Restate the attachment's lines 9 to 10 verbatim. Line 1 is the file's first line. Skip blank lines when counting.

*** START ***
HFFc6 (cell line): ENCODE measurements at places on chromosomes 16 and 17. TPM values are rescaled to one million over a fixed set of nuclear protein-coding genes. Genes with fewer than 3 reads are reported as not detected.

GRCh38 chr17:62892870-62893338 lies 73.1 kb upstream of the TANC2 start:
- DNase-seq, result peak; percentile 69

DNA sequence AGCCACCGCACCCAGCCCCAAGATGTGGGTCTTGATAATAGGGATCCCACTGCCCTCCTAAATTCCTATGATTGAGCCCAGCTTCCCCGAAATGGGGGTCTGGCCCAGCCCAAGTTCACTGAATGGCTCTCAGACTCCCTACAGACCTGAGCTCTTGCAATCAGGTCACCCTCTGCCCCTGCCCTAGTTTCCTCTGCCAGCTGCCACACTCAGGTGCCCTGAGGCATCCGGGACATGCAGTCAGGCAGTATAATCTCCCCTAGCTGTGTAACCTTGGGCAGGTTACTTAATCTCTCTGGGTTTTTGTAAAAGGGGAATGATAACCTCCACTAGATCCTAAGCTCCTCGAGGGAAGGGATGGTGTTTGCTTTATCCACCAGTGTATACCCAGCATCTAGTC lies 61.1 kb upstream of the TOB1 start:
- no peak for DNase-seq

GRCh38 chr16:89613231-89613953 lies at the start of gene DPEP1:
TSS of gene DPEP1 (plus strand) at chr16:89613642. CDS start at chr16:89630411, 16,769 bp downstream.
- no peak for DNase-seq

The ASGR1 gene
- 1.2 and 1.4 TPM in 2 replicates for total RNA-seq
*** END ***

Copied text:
The ASGR1 gene
- 1.2 and 1.4 TPM in 2 replicates for total RNA-seq